Lots more art news than usual this holiday season, so a poor pixillated scribe can't even go on vacation:
It's the battle of dueling Republicans, as Warhol Foundation nemesis Paul Alexander trolls the foundation's "excesses" in front of Attorney General Dennis Vacco, hoping for an investigation, in New York magazine's holiday issue.
But the Warholians had their own University Club Republicans like Arch Gillies and Brendan Gill trump Alexander. A couple of phone calls and the New York Times announces that Nelson Rockefeller's widow Happy is donating an Andy Warhol portrait of the legendary governor to New York State.
It's going on show at the underground cavernous Empire State Plaza in Albany. When this dungeon opened in the '70s, people routinely ripped off Stellas and Rosenquists from the unsupervised space, which connects legislative offices so that state lawmakers don't have to venture outside in the harsh, nine-month Albany winter.
Some wags cracked that Rocky's art cave was symbolic of his profilgate administration. Anyway, Nelson, who stood about 5' 6", was Mr. MoMA -- so here's a tale from the Rocky file:
Rockefeller looked across Central Park from his Fifth Avenue apartment -- one tall building obstructed his view, all the way to the Hudson.
So he called in Democratic boss Meade Esposito to help him get rid of the sty of his eye.
"Meade," Rocky said, "if you help me get that building torn down (via eminent domain) I'll give you that Picasso." Rockefeller pointed to a '40s era Pablo portrait of some dame, on his living room wall.
Esposito eagerly accepted, and dined out for years with fellow dems on the tale of how he took a Picasso off Nelson Rockefeller. But the Rock had the last laugh, as he told some Gill/Gillies-type bluebloods: "It was only a print!!!"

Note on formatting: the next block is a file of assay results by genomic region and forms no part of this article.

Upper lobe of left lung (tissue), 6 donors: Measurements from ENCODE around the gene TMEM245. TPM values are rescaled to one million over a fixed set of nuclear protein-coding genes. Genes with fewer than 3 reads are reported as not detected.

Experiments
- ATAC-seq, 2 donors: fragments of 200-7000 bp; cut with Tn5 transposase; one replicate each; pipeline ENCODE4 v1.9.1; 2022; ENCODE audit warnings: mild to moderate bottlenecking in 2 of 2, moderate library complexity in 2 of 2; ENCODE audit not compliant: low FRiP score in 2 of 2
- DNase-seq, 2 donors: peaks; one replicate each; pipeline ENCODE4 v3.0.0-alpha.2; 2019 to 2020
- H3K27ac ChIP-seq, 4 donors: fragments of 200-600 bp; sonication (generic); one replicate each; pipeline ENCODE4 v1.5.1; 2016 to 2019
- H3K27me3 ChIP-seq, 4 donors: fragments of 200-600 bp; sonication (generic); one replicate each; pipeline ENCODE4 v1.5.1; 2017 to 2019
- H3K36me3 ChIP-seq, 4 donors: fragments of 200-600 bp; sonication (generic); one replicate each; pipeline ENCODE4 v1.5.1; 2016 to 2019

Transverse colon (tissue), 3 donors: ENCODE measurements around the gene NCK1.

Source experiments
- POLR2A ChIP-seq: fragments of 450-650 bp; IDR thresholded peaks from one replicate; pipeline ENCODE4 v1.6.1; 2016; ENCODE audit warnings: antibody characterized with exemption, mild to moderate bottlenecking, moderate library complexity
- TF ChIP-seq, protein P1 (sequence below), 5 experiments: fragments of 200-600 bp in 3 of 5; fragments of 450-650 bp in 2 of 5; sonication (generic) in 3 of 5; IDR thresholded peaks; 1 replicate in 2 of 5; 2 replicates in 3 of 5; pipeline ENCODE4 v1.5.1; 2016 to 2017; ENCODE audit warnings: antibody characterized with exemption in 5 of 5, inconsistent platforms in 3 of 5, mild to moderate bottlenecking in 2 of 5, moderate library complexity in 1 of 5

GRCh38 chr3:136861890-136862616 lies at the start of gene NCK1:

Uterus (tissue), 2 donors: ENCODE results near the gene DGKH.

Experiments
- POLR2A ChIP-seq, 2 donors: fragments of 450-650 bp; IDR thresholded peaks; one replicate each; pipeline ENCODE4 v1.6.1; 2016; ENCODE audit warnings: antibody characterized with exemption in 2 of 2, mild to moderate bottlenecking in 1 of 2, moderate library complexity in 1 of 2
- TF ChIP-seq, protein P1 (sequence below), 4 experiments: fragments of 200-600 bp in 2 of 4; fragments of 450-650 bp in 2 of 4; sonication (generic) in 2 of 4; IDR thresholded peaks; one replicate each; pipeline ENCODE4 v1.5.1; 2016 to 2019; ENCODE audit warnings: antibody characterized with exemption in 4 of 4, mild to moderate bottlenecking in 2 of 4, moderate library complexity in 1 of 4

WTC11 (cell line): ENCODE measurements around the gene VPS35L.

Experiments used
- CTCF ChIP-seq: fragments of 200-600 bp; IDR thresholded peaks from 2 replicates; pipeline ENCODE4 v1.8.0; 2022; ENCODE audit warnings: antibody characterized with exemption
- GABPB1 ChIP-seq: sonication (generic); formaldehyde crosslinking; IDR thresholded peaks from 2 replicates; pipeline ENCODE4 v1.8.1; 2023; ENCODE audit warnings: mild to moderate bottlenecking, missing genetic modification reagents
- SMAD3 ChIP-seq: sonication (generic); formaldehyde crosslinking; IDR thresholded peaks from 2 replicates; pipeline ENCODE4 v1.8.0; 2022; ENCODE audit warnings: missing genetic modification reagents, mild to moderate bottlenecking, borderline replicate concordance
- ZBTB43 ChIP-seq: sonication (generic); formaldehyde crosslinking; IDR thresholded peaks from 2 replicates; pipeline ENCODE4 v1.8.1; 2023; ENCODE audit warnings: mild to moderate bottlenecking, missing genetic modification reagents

With $650 billion in assets the Swiss Bank Warburg Dillon Read leviathan seeks to add a bauble to its Christmas tree, Christie's, valued at $875 million, a mere one-tenth of one percent of the value of its suitor.
Indeed, it appears that the value of gold and other negotiable instruments allegedly owned by Swiss Bank to Holocaust survivors and their descendants may far exceed the value of Christie's.
Some Zurich gnomes even think that Swissbank's proposed additional merger with Union Bank of Switzerland may constitute a circling of the wagons. In any case, volatile Asian markets definitely mean a flight of capital to the traditional privacy of Switzerland -- and Christie's consignments and just one more goodie basket in which to park stealth wealth.
CHARLIE FINCH is the New York editor of Coagula Art Journal and has coauthored the forthcoming Most Art Sucks from Smart Art Press.